This Land Press is a media company based in Tulsa, Oklahoma that produces a quarterly print magazine, publishes books, and operates a retail store. It was founded by Michael Mason, an Oklahoma-born author, journalist, and editor. In March, 2011, Tulsa businessman Vincent LoVoi partnered with Mason and became the publisher of This Land Press.
In March 2011, the Columbia Journalism Review called This Land Press "The New Yorker with balls" and "a rare example of literary journalism at the community level." The article also compared This Land Press to the Oxford American, saying that both publications "have a talent for mixing anachronistically beautiful print content with web features that are equal to (rather than derivative of) their print counterparts."
KWGS, a National Public Radio station in Tulsa, OK, covered the launch of This Land after the publication of its third issue in November 2010. In the broadcast, host Rich Fisher compared the publication to the "Golden Age of monthly magazine publication."
This Land Press began publishing This Land, a semi-monthly broadsheet, in May 2010. This place-based publication primarily features longform, in-depth, narrative journalism focusing on life and culture in the middle of America.
The first issue of This Land magazine featured the cover story "Something Good is Going to Happen to You: Growing up Gay in the Oral Roberts Family," by Randy Roberts Potts. Five thousand copies of the magazine were distributed throughout the Tulsa area. The second issue featured the cover story "Private Manning and the Making of Wikileaks, by Denver Nicks, one of the first accounts of the early life of Bradley Manning. TIMEmagazine called This Land's article "the best answer to date" on the question of Manning's early life.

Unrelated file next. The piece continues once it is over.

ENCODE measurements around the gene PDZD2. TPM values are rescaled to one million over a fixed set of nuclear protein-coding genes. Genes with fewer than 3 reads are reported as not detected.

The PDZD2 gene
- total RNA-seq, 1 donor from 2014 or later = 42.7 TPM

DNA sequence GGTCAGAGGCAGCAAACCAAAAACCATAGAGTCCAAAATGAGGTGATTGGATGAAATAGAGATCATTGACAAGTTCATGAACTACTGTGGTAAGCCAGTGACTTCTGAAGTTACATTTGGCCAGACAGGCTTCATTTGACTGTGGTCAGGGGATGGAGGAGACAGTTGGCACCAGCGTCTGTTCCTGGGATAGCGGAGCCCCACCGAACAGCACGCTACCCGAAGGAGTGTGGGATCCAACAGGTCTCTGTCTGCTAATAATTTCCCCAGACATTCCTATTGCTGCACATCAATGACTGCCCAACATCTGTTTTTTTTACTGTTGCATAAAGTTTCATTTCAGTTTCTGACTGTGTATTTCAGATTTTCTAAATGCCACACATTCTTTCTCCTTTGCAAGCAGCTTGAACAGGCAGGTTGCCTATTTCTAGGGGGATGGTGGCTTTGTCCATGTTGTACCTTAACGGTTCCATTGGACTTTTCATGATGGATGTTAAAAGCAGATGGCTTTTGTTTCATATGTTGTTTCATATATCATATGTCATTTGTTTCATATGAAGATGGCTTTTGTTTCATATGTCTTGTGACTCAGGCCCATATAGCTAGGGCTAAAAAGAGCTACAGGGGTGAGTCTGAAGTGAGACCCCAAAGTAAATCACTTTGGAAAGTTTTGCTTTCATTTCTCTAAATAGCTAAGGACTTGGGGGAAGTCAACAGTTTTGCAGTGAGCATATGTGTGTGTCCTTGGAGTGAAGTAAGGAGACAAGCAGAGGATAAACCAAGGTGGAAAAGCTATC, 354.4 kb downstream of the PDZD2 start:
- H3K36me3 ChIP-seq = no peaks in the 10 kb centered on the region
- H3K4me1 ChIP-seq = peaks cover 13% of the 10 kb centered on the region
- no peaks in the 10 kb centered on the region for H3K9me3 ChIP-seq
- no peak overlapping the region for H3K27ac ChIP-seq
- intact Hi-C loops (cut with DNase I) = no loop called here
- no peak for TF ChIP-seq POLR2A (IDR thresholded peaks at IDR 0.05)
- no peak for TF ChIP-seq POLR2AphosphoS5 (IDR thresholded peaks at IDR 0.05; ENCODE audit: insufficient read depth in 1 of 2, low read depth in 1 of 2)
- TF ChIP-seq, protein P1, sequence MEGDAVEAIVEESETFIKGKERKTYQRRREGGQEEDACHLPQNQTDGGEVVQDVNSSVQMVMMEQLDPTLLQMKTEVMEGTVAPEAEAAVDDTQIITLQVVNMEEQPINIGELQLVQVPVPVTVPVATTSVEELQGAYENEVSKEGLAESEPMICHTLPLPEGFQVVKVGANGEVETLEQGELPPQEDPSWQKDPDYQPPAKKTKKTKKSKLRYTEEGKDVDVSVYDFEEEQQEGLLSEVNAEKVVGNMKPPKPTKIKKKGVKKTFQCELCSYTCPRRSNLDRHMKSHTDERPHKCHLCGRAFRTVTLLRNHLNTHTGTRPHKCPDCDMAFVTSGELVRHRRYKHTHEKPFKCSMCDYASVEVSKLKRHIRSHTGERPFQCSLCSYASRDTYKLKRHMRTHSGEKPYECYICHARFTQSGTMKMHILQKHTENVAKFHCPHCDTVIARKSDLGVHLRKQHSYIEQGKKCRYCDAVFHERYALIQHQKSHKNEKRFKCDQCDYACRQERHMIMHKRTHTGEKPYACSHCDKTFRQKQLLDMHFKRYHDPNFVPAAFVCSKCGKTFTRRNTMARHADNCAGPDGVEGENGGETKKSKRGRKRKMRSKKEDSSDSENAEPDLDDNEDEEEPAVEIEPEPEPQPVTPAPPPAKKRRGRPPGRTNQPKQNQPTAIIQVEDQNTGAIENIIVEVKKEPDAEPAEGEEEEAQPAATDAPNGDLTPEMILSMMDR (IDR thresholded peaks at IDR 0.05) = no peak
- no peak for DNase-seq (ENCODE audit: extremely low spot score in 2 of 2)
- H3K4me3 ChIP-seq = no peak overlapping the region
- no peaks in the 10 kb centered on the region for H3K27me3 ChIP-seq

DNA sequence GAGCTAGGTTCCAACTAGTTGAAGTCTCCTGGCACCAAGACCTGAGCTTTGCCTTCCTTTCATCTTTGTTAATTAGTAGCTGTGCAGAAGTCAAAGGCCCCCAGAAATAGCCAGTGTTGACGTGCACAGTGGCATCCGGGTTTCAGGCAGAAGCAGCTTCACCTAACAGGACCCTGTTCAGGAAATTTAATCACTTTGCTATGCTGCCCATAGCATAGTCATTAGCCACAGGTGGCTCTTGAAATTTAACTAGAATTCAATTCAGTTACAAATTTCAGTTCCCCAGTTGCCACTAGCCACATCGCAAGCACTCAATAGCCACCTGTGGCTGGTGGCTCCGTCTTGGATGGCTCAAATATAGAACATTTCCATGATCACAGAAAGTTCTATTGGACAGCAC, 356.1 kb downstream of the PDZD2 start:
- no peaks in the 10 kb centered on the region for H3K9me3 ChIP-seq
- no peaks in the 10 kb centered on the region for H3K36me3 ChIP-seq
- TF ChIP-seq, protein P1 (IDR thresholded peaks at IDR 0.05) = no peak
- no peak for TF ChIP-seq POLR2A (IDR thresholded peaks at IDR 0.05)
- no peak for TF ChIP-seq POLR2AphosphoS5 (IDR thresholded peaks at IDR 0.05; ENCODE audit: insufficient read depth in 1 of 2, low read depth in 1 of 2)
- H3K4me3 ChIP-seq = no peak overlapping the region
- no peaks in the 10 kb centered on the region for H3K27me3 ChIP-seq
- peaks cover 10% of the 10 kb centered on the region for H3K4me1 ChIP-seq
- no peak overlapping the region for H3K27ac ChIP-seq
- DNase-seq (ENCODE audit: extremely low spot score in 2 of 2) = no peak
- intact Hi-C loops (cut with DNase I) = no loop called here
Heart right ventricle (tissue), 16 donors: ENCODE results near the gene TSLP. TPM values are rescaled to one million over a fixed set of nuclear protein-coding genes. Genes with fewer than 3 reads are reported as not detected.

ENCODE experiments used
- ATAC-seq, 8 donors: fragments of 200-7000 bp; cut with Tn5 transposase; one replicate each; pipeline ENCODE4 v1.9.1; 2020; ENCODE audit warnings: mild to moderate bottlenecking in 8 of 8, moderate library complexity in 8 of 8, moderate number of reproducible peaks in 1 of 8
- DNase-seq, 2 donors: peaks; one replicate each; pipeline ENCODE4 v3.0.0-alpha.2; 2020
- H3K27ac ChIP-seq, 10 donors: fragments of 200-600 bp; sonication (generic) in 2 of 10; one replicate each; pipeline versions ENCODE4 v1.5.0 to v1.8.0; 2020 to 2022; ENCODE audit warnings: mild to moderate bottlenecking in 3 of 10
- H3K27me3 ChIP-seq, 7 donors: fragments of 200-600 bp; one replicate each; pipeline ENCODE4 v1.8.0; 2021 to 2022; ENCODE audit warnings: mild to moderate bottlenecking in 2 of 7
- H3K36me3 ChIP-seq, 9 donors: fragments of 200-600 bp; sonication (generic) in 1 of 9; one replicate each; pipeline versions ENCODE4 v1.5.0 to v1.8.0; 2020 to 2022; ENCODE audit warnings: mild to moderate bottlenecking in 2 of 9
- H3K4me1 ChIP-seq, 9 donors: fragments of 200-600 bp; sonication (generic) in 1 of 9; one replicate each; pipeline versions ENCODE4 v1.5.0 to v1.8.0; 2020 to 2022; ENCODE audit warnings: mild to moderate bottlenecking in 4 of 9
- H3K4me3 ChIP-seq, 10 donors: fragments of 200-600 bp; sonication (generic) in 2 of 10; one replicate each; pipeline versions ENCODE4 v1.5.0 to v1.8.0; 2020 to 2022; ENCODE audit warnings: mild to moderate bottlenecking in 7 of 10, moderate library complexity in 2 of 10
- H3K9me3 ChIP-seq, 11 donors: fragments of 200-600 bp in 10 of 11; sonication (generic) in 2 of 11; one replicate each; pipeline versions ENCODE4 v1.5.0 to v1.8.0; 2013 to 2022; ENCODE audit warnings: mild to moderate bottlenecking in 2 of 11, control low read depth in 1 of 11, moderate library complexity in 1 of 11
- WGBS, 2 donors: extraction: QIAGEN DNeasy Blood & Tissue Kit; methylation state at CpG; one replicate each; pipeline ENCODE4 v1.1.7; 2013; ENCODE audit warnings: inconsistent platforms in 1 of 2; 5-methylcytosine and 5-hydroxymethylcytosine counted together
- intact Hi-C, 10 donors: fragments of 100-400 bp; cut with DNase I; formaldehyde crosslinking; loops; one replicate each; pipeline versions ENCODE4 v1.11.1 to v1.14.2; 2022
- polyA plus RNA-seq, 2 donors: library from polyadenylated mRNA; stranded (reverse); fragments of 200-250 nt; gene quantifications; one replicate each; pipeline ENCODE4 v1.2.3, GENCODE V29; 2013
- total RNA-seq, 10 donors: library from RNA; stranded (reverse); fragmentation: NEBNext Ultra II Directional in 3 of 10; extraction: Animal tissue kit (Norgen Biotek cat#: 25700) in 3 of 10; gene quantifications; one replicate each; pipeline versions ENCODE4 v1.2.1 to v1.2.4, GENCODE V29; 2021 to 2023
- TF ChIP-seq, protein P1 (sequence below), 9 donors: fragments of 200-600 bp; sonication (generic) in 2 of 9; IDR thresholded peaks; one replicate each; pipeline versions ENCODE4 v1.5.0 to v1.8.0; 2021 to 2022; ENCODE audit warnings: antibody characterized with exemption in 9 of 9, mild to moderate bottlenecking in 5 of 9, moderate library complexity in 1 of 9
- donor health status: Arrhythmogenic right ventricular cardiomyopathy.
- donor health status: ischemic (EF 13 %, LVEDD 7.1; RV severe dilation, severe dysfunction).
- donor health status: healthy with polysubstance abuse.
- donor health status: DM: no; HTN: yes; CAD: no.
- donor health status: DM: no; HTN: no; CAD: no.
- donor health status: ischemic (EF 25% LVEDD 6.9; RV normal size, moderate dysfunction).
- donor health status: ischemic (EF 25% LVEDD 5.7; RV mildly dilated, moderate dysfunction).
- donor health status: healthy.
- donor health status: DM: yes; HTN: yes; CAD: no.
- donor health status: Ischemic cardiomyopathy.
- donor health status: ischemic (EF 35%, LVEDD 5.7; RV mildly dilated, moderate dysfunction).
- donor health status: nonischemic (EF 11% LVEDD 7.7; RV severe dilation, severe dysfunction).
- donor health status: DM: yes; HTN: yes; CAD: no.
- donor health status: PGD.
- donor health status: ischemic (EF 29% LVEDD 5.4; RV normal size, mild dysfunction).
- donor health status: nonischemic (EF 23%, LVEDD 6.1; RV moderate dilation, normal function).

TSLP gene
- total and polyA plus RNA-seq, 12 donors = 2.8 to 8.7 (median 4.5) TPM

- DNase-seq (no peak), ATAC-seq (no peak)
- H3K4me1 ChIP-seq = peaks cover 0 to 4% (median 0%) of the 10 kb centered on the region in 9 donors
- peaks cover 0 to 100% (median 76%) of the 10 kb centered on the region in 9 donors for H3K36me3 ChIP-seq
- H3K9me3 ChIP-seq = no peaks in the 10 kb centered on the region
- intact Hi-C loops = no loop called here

During 2010, This Land published 4 issues total. In January 2011, it began circulating on a monthly basis throughout the Tulsa area. Mark Brown joined This Land Press as the managing editor of This Land in March of the same year. With its July 2011 issue, This Land began its semi-monthly schedule. On September 1, 2011, This Land published an article called "The Nightmare of Dreamland," by Lee Roy Chapman. The article revealed that a founder of Tulsa, W. Tate Brady was a participant in the Tulsa Outrage of 1917, a member of the Ku Klux Klan, and an architect of the Tulsa Race Riot of 1921.
In April 2015, This Land magazine changed its format and frequency to that of a quarterly perfect-bound magazine.
This Land TV was directed and produced by Matt Leach and Sterlin Harjo. The season premiere of This Land TV began on March 7, 2011 and continued for 12 episodes which aired throughout Oklahoma on The Cox Channel. Notable guests included actor Wes Studi, winemaker Charles Smith, musicians Wayne Coyne,Rosanne Cash, the Red Dirt Rangers, and many others.
In January 2014, a This Land produced documentary, "This May Be the Last Time" premiered at the Sundance Film Festival. Variety magazine called it "a testament to Native American oral history in its most lyrical form."